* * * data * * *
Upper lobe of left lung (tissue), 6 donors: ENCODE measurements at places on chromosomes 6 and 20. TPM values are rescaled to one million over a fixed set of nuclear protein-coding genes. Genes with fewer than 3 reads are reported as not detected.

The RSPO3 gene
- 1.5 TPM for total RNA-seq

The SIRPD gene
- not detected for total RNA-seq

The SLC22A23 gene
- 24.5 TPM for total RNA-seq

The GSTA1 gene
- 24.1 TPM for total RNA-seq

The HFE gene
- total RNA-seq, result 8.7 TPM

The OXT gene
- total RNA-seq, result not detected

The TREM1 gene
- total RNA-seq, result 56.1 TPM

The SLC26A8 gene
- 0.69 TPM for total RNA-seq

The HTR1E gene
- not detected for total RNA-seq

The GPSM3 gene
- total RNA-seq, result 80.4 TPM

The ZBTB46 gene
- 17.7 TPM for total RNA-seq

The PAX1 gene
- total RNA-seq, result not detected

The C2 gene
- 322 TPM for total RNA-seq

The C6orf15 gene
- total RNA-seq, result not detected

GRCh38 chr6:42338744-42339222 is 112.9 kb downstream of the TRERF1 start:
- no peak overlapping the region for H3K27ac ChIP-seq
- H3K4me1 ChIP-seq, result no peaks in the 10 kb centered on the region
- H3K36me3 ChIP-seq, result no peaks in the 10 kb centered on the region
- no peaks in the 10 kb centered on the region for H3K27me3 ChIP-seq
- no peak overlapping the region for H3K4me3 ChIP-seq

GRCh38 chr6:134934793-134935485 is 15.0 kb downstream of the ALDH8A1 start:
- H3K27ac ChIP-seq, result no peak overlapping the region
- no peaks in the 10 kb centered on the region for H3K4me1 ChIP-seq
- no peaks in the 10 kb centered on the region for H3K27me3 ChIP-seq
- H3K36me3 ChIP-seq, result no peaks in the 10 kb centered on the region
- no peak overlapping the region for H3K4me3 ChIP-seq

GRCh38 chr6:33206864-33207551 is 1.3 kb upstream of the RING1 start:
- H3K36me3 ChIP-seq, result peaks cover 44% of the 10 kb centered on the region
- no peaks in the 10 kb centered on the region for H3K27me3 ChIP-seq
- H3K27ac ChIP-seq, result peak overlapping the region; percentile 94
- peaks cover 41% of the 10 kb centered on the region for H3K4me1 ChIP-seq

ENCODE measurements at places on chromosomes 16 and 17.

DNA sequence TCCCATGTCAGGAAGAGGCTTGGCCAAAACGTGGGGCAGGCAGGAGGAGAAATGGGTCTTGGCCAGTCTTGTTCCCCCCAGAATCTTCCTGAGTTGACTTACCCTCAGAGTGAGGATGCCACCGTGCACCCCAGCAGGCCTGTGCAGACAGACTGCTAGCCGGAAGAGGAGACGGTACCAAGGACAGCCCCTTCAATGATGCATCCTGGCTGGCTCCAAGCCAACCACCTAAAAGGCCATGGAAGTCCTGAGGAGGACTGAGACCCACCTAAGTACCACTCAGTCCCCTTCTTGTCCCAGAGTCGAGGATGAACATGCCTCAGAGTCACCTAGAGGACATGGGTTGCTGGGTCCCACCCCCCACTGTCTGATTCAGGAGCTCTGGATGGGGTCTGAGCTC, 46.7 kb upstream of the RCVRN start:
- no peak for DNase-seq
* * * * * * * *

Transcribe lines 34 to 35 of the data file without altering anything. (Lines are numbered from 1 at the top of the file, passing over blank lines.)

- no peaks in the 10 kb centered on the region for H3K27me3 ChIP-seq
- no peak overlapping the region for H3K4me3 ChIP-seq